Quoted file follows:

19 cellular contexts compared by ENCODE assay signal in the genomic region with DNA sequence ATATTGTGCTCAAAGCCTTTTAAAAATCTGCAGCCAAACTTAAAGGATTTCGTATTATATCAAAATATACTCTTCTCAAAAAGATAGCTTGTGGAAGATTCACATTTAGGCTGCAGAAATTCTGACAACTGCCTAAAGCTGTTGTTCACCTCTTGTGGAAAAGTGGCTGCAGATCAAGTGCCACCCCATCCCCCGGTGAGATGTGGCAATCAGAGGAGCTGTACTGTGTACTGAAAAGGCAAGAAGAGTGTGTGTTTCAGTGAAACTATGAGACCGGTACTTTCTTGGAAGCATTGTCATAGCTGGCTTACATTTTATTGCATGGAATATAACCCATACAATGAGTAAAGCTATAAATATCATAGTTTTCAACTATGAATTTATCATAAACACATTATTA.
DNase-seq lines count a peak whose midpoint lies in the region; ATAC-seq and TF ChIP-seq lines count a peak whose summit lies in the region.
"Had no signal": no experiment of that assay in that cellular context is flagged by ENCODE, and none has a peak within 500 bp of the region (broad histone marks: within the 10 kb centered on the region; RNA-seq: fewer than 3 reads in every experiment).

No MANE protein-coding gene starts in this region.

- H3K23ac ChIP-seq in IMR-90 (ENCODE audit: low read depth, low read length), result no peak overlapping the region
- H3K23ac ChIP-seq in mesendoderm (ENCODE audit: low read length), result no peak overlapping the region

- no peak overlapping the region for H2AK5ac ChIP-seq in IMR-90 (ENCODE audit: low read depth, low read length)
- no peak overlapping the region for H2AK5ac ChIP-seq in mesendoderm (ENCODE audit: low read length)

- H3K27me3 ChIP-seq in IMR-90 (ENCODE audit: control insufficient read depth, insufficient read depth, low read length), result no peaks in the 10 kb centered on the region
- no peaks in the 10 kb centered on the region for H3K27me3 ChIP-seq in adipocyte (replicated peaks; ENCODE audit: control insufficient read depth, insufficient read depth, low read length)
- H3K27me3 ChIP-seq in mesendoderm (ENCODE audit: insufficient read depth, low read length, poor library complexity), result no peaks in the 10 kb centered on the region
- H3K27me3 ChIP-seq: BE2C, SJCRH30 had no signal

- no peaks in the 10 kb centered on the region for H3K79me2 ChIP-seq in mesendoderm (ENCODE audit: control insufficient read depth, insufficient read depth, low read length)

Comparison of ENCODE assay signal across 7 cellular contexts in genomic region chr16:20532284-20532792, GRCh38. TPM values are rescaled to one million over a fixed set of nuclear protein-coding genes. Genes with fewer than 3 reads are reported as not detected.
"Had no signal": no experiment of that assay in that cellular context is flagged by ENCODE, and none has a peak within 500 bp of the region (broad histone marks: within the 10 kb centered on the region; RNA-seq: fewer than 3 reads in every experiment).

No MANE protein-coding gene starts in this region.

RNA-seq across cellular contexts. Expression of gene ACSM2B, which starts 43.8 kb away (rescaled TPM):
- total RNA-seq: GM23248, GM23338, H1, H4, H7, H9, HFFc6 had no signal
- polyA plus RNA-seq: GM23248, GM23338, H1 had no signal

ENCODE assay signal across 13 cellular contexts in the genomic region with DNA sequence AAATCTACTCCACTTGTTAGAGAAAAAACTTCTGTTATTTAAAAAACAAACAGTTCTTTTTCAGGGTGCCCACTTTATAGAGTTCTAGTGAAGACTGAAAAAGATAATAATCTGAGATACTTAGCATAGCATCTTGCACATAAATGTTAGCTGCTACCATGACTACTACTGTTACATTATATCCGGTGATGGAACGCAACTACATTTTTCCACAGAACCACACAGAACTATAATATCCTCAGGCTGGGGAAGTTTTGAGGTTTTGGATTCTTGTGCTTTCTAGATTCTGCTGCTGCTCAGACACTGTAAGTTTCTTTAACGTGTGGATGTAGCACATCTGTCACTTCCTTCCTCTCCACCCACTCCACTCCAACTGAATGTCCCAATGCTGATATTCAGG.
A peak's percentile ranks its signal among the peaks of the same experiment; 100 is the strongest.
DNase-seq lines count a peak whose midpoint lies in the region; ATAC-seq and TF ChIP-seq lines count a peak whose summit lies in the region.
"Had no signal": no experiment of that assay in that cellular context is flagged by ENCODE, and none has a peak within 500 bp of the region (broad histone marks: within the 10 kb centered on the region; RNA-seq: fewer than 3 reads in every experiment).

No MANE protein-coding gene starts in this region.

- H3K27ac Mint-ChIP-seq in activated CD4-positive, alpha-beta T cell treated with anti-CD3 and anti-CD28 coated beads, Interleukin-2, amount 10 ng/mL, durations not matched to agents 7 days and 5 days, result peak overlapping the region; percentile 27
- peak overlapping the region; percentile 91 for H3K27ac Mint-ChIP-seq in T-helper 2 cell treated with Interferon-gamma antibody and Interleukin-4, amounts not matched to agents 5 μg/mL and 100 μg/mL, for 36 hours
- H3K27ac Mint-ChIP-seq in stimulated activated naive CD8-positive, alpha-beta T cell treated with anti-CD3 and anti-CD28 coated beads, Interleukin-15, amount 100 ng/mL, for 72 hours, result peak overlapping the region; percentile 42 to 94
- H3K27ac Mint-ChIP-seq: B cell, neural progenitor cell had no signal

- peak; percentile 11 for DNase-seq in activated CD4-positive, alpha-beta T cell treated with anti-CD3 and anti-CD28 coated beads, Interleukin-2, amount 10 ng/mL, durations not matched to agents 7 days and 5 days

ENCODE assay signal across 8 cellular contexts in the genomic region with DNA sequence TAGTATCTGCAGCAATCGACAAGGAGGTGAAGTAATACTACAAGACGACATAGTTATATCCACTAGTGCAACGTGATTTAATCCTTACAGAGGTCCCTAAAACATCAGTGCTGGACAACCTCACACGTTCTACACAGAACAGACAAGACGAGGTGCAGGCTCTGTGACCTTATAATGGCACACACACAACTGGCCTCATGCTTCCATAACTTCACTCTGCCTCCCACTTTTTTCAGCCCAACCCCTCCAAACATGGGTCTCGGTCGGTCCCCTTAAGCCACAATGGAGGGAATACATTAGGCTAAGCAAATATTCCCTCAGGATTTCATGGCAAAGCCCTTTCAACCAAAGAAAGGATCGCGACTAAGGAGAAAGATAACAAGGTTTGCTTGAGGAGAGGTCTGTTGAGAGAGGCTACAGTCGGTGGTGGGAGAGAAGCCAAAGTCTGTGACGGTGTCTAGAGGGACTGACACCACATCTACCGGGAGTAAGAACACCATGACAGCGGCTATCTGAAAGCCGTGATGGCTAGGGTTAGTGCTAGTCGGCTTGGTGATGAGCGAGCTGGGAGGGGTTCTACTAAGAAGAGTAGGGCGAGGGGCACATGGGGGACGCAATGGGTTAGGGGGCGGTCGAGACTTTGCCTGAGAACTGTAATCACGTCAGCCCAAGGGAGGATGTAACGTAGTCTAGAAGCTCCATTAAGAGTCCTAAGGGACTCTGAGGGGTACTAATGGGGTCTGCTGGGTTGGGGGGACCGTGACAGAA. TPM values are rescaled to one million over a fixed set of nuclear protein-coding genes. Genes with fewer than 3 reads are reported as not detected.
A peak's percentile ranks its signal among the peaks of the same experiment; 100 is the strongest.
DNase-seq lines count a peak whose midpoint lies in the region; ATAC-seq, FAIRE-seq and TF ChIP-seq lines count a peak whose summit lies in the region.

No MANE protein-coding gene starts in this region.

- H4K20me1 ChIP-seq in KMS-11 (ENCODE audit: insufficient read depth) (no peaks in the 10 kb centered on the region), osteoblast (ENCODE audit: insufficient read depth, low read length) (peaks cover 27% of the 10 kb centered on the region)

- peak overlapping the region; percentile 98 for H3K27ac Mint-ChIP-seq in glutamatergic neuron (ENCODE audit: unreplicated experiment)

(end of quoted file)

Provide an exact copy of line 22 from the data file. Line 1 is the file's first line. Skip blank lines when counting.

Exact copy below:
DNase-seq lines count a peak whose midpoint lies in the region; ATAC-seq and TF ChIP-seq lines count a peak whose summit lies in the region.